In one of the most difficult to interpret sets of public finance forecasts for many years, chancellor Jeremy Hunt appeared both to have lots of cash to splash and be tightly constrained by his fiscal rules.
But he also has a good chance of being able to unveil a big pre-election giveaway by the autumn. It is not surprising that one Tory official said it was “a Budget for wonks” ahead of Hunt’s statement to parliament.
The chancellor claimed he was outlining a “Budget for growth”, having stabilised the public finances through a £55bn a year fiscal consolidation in his Autumn Statement last year that drew a line under the chaos of Liz Truss’s shortlived premiership.
He said his Budget measures would provide “long-term, sustainable, healthy growth that pays for our NHS and schools, finds jobs for young people, and provides a safety net for older people all whilst making our country one of the most prosperous in the world”.
But the latest forecast by the Office for Budget Responsibility suggests that the British economy will grow only 1 per cent a year on average between the eve of the coronavirus pandemic and the start of 2028.
That is only marginally higher than the 0.95 per cent average set out by the UK fiscal watchdog at Hunt’s Autumn Statement in November.
Even though the growth forecast is sluggish, the OBR’s prediction is both at the top end of estimates by independent economists and far more optimistic than the Bank of England’s calculation.
It is this growth optimism compared with other forecasters that prevented the public finances from being holed below the waterline in the Budget.
But because growth was hardly better than in the OBR forecasts at the Autumn Statement, the chancellor’s ability to find new money for expensive items — notably business investment incentives, pension tax relief and childcare — stemmed largely from the fiscal watchdog’s predictions of higher tax revenues.
These revenue estimates are on average more than £20bn per annum higher than in November’s forecast for the five years starting in 2023-24, giving Hunt what the OBR described as a “fiscal windfall”.
This windfall is even more evident in the OBR’s underlying forecasts, which were much better than in November.
The OBR revised down its public borrowing expectations for 2022-23 by £24.5bn, and carried this through for the next five years of the forecasts. By 2027-28, the fiscal watchdog said the underlying deficit would be only £40.8bn, much lower than the £69.2bn forecast in November.
Instead of accepting this big improvement in borrowing, Hunt chose to reach for the government’s cheque book.
But rather than raise public sector pay to end widespread strikes, Hunt chose to give companies more generous capital allowances, provide the well-off with enhanced tax relief on pension contributions, and offer free childcare to parents with one- and two-year-olds.
The OBR said: “The chancellor has used two-thirds of his [windfall] on his Budget measures.”
Unusually, the money spent was not uniform across the years in the OBR forecasts.
There is a big bulge of £20bn of giveaways in the next three years before the handouts dip to about £10bn in 2026-27 and 2027-28.
This reflects how Hunt’s policy of giving companies the opportunity to write off 100 per cent of their capital spending against taxable profits lasts only for three years.
Hunt was prevented from hailing a permanent “full expensing” of business investment because he was “hemmed in” by the operation of “his own poorly designed fiscal rule”, according to Paul Johnson, director of the Institute for Fiscal Studies, a think-tank.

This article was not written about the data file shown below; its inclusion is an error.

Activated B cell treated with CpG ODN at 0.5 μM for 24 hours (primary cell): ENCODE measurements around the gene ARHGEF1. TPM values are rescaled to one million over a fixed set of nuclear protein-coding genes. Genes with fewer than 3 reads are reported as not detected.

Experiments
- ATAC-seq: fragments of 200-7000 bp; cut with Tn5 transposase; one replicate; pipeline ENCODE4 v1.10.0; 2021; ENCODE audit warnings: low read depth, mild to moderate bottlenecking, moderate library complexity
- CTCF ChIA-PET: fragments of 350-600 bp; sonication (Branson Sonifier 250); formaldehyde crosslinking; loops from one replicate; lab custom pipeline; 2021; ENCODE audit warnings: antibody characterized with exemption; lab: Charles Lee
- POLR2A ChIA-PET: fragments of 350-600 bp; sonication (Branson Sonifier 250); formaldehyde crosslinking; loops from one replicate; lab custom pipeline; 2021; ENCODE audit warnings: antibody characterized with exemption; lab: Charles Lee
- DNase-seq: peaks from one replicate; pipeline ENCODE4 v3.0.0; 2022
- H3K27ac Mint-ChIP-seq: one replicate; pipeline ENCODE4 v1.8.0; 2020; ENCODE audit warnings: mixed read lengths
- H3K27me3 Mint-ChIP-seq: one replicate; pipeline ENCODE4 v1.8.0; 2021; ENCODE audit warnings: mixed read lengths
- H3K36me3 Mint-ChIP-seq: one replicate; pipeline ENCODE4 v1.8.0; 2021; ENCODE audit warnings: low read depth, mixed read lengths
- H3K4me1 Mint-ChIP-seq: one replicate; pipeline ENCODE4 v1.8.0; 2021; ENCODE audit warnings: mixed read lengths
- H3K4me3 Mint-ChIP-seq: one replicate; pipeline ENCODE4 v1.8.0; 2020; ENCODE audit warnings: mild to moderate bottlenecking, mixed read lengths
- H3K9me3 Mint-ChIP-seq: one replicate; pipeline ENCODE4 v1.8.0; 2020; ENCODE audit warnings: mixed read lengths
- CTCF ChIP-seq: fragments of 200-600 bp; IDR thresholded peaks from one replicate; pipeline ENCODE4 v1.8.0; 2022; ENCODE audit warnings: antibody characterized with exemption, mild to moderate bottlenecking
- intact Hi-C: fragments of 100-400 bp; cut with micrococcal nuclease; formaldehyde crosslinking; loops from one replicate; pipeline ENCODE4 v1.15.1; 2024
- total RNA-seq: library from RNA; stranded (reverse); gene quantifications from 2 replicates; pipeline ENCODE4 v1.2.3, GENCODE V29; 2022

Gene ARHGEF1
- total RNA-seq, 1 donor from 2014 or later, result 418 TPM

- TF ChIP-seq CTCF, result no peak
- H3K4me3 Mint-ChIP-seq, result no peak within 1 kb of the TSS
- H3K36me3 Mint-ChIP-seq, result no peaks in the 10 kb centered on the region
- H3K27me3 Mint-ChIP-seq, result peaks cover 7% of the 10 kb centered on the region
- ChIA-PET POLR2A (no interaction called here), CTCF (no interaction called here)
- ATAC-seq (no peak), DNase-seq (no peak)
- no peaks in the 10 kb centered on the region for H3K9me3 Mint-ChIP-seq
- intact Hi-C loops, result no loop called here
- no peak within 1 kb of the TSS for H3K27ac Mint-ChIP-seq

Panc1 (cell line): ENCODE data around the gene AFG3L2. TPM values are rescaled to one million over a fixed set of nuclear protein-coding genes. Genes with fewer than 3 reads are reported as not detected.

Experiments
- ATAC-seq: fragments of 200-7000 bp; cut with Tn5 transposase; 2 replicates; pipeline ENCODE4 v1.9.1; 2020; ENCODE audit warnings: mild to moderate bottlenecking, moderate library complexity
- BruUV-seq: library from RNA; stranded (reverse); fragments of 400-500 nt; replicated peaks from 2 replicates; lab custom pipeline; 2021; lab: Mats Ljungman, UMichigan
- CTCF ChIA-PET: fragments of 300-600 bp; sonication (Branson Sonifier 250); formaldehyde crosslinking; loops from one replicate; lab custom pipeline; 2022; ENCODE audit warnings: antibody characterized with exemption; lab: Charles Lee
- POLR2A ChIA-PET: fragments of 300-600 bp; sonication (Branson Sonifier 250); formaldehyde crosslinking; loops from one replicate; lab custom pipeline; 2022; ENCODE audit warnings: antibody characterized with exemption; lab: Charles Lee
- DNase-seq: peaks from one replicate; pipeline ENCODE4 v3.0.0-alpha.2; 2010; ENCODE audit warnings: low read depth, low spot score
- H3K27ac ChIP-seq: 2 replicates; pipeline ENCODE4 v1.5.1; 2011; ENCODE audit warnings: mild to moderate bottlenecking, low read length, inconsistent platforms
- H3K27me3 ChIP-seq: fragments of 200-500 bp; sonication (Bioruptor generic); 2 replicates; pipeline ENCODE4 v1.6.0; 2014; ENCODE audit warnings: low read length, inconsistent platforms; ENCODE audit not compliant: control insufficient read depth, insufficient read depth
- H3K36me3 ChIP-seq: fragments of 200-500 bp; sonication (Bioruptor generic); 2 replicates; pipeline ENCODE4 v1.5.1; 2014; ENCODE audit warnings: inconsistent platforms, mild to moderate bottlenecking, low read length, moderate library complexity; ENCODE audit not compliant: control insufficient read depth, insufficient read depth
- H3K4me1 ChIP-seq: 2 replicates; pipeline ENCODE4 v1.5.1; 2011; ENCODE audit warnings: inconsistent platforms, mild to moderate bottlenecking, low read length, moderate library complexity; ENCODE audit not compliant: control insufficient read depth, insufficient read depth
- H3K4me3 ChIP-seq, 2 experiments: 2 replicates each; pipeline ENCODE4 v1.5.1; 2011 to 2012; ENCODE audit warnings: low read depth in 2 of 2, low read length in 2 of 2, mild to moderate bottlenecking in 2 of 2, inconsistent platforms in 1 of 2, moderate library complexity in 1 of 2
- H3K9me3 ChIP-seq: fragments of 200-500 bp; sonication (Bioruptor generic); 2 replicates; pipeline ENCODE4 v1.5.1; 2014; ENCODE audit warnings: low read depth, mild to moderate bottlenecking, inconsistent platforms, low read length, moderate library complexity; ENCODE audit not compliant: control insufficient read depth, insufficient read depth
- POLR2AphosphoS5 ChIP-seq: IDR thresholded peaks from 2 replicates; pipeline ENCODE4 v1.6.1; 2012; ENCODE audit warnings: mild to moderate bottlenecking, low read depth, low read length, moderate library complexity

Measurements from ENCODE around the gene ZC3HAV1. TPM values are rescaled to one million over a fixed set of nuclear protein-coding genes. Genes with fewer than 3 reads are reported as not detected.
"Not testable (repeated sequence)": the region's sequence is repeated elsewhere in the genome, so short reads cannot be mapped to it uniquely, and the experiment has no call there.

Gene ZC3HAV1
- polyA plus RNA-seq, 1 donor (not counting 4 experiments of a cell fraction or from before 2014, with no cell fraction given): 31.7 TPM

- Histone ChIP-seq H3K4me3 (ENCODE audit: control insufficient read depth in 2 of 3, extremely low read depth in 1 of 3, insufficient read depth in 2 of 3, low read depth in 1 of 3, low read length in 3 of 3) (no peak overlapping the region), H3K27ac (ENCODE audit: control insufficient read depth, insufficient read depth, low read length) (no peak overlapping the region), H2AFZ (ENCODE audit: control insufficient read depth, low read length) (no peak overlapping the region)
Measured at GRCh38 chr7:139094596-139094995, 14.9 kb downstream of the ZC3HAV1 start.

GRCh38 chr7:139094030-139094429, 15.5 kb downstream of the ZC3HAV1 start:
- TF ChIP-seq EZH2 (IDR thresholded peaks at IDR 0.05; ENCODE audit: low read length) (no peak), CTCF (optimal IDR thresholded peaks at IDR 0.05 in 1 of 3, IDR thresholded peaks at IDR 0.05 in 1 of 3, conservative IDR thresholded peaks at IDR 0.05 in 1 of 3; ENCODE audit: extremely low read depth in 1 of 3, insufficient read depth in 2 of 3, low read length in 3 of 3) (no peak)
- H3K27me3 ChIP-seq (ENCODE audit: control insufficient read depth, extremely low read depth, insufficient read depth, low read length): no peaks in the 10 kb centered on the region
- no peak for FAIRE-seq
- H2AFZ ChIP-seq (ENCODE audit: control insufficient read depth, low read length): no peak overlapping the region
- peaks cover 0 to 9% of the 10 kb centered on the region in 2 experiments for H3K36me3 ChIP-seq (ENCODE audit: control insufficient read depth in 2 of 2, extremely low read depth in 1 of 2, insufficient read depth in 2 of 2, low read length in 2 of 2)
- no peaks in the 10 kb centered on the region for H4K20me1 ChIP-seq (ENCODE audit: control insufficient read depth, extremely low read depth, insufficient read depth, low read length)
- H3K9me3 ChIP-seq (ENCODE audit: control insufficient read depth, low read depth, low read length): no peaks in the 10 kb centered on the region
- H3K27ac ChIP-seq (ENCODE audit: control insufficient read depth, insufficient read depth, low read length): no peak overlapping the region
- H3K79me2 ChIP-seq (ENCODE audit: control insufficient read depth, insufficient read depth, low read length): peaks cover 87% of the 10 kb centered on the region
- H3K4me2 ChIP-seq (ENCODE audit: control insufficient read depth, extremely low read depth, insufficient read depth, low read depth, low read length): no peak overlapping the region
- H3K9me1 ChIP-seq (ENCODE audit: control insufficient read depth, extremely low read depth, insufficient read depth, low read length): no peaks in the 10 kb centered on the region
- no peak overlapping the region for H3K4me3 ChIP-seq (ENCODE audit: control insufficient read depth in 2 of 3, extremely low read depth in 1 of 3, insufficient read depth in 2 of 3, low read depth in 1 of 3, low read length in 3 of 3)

This rule states that underlying public debt as a share of gross domestic product must be falling by the fifth year of the OBR forecast, and is predicted to drop only 0.2 percentage points in 2027-28 in the fiscal watchdog’s latest predictions.
As Johnson made clear, the rule was odd because the debt profile of the UK is objectively healthier in this set of forecasts than those in November.
By 2027-28, net public sector debt is expected to be 94.6 per cent of GDP, compared with 97.3 per cent predicted in the Autumn Statement.
But the rule does not consider the level of debt, and only the change in the fifth year of the OBR forecast.
It constrained Hunt because the fifth-year growth forecast by the fiscal watchdog is now weaker in 2027-28 than it expected in November.
This made it more difficult to have debt falling as a share of GDP. Hunt met his rule, according to the OBR, with just £6.5bn leeway — a historically small amount of headroom against the fiscal rule.
The result was that Hunt’s new capital allowances for companies are for now deemed temporary.
If that was bad news for the chancellor, the good news is that this constraint stemming from his debt rule will probably disappear in the autumn.
By then, the fifth year of the OBR forecast will roll forward to 2028-29, and that will make the rule much easier to hit.
Even without any improved economic and public finance forecasts at the next Autumn Statement, the extra year to hit the debt rule will give the chancellor significant scope for future giveaways.
Sandra Horsfield, economist at Investec, said that with the extra time and a fair wind, the outlook would improve for Hunt later this year or in a 2024 Budget. “The chancellor will enter the next phase of his fiscal strategy, which will be to find room for a tax giveaway ahead of a likely 2024 election,” she added.
The scale of the likely giveaway to come cannot yet be estimated, but Treasury insiders are hopeful of a significant package of tax cuts and money to boost the performance of stretched public services.
Borrowing and debt for the rest of this decade still appear challenging, but it looks like Hunt can now see a pathway to being seen as a Conservative chancellor who filled a gaping hole in the public finances and then used a better economic outlook to embark on a tax-cutting mission.